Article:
NEW YORK >> Stocks are moving tentatively today, as Wall Street waits to see whether a pivotal meeting later in the day will help the U.S. government avoid a potentially disastrous default on its debt.
The S&P 500 was 0.3% higher after coming off its best week since March. The Dow Jones Industrial Average was down 67 points, or 0.2%, at 33,359, as of 3:05 p.m. Eastern time, while the Nasdaq composite was 0.7% higher.
The stock market is near its highest level since August, but it’s been mostly drifting within a tight range for weeks as several big worries weigh. The biggest near-term risk is the possibility of a U.S. default, something that could occur as soon as June 1.
That’s when Washington could run out of cash to pay its bills, unless Congress allows it to borrow more. Because Treasurys are seen as the safest investment on Earth, economists and investors say a default would likely trigger a recession for the economy and deep pain for financial markets.
President Joe Biden and House Speaker Kevin McCarthy are set to meet later in the day about raising the debt limit. Talks so far have been start-and-stop, with stocks rallying in the middle of last week on hopes that a deal may be progressing, only to falter Friday when negotiations hit a roadblock. Talks continued through the weekend.
Another worry that’s hung over the market is the strength of the U.S. banking system, which has begun to crack under the weight of much higher interest rates. Three big U.S. failures have shaken confidence since March, and investors have been on the lookout for the next possible weak link.
Much scrutiny has been on PacWest Bancorp. Its stock rose 23% after it said it agreed to sell a portfolio of real-estate construction loans with about $2.6 billion in principal still outstanding to Kennedy Wilson.
PacWest is one of the smaller and mid-sized regional banks that Wall Street highlighted in its hunt for the next possible bank to suffer a drop in confidence. Other banks collapsed after depositors pulled their cash all at once to create debilitating runs. PacWest’s stock is still down 69.3% for the year so far.
Elsewhere on Wall Street, Micron Technology dropped 2.7% as tensions over security worsen between China and the United States. China’s government said on Sunday Micron’s products have unspecified “serious network security risks” that could affect national security. It told users of sensitive computer equipment to stop buying Micron products.
Meta Platforms rose 1.6% after shaking off news that European regulators hit it with a record $1.3 billion privacy fine. Meta called the decision flawed and unjustified. It said it would appeal.
Meta has been on a tear this year, more than doubling so far in 2023 already. Other Big Tech companies have also had powerful leaps, much stronger than the rest of the market.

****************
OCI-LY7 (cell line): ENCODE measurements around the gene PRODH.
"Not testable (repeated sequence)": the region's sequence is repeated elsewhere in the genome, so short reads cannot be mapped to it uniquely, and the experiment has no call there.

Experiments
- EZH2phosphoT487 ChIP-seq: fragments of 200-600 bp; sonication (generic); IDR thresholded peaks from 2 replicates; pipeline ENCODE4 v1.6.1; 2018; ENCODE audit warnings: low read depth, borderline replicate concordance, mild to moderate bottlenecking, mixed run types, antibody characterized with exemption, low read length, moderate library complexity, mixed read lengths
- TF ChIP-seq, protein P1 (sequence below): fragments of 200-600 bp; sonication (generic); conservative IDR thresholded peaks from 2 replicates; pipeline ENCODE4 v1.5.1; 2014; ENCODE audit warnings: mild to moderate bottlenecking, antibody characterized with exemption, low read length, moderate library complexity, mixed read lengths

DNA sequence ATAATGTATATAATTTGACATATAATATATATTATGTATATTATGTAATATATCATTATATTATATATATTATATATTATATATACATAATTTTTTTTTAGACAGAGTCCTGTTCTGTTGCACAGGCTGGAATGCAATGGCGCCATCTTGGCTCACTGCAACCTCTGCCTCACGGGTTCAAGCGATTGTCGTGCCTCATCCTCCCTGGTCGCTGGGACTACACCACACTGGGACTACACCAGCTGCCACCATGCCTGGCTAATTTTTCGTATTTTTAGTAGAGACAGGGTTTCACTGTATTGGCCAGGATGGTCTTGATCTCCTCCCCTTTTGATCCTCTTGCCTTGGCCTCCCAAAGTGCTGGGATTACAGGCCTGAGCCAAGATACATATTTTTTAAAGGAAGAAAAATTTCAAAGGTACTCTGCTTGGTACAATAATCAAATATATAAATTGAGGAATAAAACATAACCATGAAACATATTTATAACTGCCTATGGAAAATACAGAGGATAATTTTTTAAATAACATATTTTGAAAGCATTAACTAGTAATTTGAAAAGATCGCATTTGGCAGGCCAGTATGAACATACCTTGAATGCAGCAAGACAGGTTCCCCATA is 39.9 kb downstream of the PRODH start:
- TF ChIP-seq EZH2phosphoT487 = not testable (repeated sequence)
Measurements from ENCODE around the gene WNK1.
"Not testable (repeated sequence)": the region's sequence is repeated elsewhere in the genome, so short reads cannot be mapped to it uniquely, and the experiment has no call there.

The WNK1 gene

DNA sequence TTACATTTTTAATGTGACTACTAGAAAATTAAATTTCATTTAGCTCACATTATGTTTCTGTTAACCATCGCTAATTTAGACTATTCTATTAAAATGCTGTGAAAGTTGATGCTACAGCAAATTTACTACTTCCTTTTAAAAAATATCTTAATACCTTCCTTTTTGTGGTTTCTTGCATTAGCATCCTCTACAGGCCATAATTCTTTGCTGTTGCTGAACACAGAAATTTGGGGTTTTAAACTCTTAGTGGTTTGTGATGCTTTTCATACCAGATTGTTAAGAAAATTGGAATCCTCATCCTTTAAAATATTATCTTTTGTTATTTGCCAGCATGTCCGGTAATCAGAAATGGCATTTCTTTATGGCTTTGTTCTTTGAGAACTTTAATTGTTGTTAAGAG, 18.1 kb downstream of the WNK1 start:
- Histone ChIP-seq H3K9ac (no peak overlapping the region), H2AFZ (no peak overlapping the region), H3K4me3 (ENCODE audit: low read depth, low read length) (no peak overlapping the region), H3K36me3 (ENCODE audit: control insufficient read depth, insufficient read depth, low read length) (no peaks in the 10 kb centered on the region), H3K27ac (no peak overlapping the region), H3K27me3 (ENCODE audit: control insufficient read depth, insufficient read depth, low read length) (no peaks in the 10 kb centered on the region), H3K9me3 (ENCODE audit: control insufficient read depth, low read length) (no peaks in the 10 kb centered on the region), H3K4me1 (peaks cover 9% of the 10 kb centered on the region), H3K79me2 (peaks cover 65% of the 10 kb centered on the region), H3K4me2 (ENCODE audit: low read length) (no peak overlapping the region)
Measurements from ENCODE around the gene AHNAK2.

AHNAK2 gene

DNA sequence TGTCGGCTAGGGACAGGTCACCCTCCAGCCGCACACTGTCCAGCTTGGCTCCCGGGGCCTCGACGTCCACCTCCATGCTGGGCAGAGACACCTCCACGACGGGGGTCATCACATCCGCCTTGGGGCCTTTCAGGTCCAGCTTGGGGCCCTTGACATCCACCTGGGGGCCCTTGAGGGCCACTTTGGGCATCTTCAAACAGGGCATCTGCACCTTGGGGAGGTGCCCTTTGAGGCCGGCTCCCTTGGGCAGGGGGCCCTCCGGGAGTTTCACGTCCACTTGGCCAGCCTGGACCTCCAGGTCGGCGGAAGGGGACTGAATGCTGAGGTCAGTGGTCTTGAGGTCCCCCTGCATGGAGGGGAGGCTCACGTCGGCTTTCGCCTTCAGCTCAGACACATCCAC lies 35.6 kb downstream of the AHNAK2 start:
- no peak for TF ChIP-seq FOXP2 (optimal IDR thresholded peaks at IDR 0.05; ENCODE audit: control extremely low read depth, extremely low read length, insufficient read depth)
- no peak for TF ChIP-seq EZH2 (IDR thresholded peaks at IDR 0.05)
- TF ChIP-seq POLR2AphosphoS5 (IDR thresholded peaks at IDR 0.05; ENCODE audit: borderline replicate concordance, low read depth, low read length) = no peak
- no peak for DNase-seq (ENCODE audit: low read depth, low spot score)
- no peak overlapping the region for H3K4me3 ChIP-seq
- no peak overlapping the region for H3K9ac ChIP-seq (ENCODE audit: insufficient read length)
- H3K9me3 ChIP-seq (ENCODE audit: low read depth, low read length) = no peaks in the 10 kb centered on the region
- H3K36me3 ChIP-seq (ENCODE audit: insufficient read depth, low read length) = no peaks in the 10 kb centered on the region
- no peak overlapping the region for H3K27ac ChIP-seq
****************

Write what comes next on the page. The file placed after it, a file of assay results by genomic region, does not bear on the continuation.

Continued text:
But that split in performance, which has kept the overall S&P 500 resilient when many stocks are weakening, is worrying some market watchers. It’s left the index looking historically top heavy, meaning its performance is more dependent on a couple handfuls of stocks than it’s been in decades.
Much of the excitement has been around artificial intelligence, but that hasn’t been enough to turn around some of Wall Street’s more pessimistic voices.
“While we believe AI is for real and will likely lead to some great efficiencies that help to fight inflation, it’s unlikely to prevent the deep earnings recession we forecast for this year,” Michael Wilson and other strategists at Morgan Stanley wrote in a report.
Profits for big U.S. companies have likely already fallen into a profit recession, with the S&P 500 in the midst of reporting a second straight quarter of profit drops from year-ago levels. The question is how much worse they will get because the economy is slowing under the weight of much higher interest rates meant to get inflation under control.
On the more optimistic side is Savita Subramanian, equity strategist at Bank of America. She raised her target for where the S&P 500 will end the year to 4,300 from 4,000. That’s not far from its current level around 4,200, but she also said in a BofA Global Research report that stocks outside the behemoths at the top will likely be behind most of the gains.
She pointed to improved efficiencies at companies, which should help earnings become more stable, while acknowledging all the risks that could keep stocks in a long-term down market, or what’s called a “bear market”.
“For the bear case, talk to the person next to you,” she said, who can bring up everything from worries about the Federal Reserve making a mistake on interest-rate policy to the debt ceiling.
“Bad news is in the ether.”
In the bond market, the 10-year Treasury yield rose to 3.71% from 3.68% late Friday. It helps set rates for mortgages and other important loans. The two-year yield, which moves more on expectations for the Fed, rose to 4.33% from 4.28%.
Hopes are high that the Fed will start taking it easier on interest rates by leaving them steady at its next meeting in June. That would be the first time it hasn’t hiked rates at a meeting in more than a year.
In stock markets abroad, Japan’s Nikkei 225 rose 0.9% to continue a big run over the last couple weeks. The Hang Seng in Hong Kong rose 1.2%, while stock indexes were mixed across Europe.
AP Business Writers Yuri Kageyama and Matt Ott contributed.